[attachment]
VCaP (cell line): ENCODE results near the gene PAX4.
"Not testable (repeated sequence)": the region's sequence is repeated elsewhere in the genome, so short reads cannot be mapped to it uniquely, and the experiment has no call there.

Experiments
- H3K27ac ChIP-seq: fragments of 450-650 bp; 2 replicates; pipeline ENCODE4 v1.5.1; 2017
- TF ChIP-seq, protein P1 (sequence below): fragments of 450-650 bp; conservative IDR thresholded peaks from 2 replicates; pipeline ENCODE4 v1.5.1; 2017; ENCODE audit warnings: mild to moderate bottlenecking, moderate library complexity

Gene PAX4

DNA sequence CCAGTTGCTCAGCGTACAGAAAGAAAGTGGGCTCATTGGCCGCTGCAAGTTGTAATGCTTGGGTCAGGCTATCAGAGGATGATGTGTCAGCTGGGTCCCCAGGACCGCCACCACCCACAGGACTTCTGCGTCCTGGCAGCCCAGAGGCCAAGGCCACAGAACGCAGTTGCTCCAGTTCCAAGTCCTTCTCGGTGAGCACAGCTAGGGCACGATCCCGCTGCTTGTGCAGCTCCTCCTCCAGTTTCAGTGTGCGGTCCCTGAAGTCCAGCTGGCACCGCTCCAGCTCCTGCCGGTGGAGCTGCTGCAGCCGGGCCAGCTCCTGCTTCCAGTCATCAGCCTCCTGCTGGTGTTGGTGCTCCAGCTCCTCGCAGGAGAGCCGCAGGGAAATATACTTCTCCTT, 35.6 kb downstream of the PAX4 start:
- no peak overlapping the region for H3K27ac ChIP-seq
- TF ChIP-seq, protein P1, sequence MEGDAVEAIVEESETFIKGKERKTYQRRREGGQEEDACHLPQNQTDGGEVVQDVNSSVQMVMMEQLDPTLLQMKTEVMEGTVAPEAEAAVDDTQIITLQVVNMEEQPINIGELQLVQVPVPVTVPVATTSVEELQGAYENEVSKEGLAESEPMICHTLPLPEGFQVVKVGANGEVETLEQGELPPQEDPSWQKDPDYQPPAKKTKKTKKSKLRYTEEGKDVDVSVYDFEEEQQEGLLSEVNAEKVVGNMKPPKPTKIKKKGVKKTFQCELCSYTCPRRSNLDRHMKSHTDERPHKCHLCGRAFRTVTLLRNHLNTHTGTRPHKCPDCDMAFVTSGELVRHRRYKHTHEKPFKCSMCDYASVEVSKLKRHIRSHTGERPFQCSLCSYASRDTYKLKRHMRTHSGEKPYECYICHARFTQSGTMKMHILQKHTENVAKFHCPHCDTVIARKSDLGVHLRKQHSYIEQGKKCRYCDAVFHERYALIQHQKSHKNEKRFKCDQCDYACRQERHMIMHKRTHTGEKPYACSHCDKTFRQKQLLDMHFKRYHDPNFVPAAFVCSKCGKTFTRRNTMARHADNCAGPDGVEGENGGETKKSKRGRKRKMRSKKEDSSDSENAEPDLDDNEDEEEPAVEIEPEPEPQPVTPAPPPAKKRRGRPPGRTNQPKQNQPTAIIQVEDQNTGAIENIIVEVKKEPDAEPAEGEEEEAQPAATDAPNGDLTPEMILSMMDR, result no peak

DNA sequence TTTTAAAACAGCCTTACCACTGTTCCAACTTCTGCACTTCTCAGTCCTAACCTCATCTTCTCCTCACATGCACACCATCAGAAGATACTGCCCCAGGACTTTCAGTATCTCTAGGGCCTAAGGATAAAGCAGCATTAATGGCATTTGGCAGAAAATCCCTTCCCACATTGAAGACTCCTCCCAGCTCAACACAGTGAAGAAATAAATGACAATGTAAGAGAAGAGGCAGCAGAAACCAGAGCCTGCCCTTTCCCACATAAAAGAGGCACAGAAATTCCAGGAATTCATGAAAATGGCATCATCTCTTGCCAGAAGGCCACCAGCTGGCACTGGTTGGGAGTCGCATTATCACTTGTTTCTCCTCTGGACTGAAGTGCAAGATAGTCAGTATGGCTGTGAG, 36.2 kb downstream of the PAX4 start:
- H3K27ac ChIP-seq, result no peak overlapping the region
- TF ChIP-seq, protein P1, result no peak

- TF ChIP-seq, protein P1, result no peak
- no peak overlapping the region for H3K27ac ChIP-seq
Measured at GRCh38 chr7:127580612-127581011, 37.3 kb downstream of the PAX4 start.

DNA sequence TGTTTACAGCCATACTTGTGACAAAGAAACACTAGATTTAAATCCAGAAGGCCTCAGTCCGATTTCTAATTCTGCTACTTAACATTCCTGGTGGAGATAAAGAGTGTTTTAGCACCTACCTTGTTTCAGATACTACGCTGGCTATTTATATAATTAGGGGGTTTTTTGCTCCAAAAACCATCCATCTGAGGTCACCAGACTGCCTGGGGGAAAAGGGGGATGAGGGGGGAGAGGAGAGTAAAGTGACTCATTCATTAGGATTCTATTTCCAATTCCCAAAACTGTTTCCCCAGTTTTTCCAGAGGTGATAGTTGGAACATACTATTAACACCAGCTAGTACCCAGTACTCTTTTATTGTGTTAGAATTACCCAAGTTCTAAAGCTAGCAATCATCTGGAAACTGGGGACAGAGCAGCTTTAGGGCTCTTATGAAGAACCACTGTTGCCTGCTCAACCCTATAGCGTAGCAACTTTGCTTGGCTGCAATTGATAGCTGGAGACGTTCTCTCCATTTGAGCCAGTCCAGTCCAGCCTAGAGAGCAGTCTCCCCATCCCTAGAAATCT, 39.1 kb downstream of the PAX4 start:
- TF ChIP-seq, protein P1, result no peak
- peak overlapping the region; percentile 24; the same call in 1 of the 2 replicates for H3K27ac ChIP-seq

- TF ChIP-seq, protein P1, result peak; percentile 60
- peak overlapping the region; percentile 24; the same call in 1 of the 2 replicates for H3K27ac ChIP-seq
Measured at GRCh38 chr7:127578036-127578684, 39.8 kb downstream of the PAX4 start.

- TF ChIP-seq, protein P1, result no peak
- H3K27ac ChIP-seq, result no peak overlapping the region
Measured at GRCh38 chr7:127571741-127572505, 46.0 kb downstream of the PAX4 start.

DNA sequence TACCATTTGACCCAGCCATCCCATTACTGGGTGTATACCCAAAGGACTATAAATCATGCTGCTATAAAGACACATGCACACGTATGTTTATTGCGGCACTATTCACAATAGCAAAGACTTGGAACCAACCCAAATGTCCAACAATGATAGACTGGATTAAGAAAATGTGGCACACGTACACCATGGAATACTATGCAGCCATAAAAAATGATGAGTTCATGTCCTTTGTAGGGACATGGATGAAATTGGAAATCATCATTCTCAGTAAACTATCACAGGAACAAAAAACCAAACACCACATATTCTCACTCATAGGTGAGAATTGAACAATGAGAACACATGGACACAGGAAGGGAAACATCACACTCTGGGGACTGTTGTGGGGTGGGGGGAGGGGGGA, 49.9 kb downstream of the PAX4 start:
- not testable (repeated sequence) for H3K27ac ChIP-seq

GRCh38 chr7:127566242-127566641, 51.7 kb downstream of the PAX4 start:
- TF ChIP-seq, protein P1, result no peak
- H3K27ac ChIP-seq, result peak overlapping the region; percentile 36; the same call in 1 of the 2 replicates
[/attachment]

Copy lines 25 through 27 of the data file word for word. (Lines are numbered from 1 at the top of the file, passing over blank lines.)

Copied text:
DNA sequence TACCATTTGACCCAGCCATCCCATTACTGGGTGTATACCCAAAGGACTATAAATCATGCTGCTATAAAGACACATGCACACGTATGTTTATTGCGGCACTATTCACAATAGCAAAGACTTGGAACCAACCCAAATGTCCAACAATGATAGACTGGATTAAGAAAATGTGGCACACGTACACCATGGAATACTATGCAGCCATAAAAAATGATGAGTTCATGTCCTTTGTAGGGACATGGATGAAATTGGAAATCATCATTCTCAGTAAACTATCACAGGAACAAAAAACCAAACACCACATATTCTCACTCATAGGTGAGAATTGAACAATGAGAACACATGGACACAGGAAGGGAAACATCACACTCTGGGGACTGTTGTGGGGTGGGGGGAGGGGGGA, 49.9 kb downstream of the PAX4 start:
- not testable (repeated sequence) for H3K27ac ChIP-seq

GRCh38 chr7:127566242-127566641, 51.7 kb downstream of the PAX4 start: